We have four Scrutiny Committees that independently monitor how the Council goes about its business and the decisions it makes.
Scrutiny Committees can call upon Councillors and officers to give evidence or explanation about services, and can ‘call in’ decisions made by Cabinet – although not yet implemented – to enable further consideration of the facts.
Scrutiny Committees also have the power to look into the provision of health services and issues that affect the economic, social or environmental wellbeing of the county, scrutinising how well the Council and its partners are meeting targets.
Read our Guide to scrutiny >>
The four Scrutiny Committees are:
Apart from the Council’s own services, Scrutiny Committees have the power to look into the provision of health services and issues which affect the economic, social or environmental well being of the County. They may also scrutinise how well the Council and its partners are fulfilling agreed targets as, for example, set out in crime and disorder strategies.
Scrutiny Committees have a legal power to require Members of the Council’s Cabinet or Officers and NHS officials to attend and give evidence and also to see Council and NHS files and documents on the issues they are investigating. Other people can be invited (but not required) to contribute as well.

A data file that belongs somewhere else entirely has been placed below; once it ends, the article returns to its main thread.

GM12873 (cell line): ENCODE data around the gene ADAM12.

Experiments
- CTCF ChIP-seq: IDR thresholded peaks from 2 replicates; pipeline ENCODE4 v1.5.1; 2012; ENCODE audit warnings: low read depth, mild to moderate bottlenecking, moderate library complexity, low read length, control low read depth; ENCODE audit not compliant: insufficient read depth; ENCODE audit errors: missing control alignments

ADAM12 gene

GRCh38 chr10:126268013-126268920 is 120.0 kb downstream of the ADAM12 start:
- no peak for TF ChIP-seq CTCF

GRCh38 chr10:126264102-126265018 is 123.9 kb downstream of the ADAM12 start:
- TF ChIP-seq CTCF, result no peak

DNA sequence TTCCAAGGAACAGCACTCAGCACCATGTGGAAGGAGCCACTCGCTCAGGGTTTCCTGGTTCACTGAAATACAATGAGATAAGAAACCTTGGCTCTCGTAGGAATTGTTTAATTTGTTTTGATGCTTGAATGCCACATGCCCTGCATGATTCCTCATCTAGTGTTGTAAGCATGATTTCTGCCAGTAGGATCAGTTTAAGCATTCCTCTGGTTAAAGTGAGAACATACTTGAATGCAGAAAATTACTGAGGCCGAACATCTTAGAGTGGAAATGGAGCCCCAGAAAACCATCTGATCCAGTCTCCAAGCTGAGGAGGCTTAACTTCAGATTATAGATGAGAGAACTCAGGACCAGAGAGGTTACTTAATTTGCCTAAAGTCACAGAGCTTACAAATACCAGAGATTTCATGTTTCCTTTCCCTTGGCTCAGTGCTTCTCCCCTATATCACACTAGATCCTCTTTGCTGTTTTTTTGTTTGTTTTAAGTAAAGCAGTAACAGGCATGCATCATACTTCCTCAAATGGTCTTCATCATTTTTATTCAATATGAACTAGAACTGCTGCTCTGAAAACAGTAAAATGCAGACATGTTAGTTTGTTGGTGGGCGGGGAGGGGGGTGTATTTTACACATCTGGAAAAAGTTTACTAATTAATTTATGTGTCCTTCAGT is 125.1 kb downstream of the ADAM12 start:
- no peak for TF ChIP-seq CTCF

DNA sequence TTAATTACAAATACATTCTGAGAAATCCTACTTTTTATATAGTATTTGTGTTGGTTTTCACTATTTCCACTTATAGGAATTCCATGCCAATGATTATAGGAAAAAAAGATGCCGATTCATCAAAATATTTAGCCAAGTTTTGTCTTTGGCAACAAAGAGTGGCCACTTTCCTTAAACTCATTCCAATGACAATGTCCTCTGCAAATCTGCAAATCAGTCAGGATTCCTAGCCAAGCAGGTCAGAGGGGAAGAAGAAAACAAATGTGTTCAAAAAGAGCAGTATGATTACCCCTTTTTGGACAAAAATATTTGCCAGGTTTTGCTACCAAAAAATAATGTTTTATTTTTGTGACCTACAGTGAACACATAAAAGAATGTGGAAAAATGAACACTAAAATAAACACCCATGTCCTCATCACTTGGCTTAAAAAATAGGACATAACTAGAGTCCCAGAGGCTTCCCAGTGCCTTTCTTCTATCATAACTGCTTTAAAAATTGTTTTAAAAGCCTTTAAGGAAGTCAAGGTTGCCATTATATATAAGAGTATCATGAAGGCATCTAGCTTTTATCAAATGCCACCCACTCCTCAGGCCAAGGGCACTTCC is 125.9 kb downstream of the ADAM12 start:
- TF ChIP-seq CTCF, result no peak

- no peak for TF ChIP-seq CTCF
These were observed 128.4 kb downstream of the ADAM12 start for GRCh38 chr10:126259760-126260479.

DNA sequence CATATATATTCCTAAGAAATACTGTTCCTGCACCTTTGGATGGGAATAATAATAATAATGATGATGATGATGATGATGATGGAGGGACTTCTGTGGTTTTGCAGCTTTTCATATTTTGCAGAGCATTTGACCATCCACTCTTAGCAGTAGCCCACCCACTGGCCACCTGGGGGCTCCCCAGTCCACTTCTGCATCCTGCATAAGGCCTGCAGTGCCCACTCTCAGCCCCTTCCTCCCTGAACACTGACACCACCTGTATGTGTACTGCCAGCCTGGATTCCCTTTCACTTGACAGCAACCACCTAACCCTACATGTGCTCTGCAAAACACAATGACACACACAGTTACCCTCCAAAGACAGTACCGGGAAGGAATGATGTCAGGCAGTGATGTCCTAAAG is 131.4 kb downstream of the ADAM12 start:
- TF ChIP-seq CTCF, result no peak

Scrutiny Committees do not have no power to make decisions or to make others act on their suggestions. However, the Council’s Cabinet, relevant partners and NHS bodies must consider and respond to what has been recommended. In relation to health issues, the relevant scrutiny committee can refer things direct to the Secretary of State without needing approval from the Cabinet or the full Council.
When looking into other issues that affect the economic, social or environmental well-being of the county (e.g. flood prevention, climate change or economic infrastructure) a Scrutiny Committee can make recommendations but cannot make other organisations or companies comply with them.
To maintain an effective scrutiny function, Scrutiny Committees need to:
- bring in the views of local people and communities
- help improve council policies and services so they meet people’s needs better, looking at the issues from a resident’s point of view
- contribute to the review and development of council policies, to make sure that they do what was intended
- make sure the council is open about the way decisions are made
- make sure the council measures its own performance and regularly reports in public on how well it is keeping its promises
- hold the Cabinet and those officers responsible for putting policy in place and delivering services to account
- look beyond the authority at issues and organisations that affect local quality of life
- help better joining up of public and other services
- focus on outcome and improvement.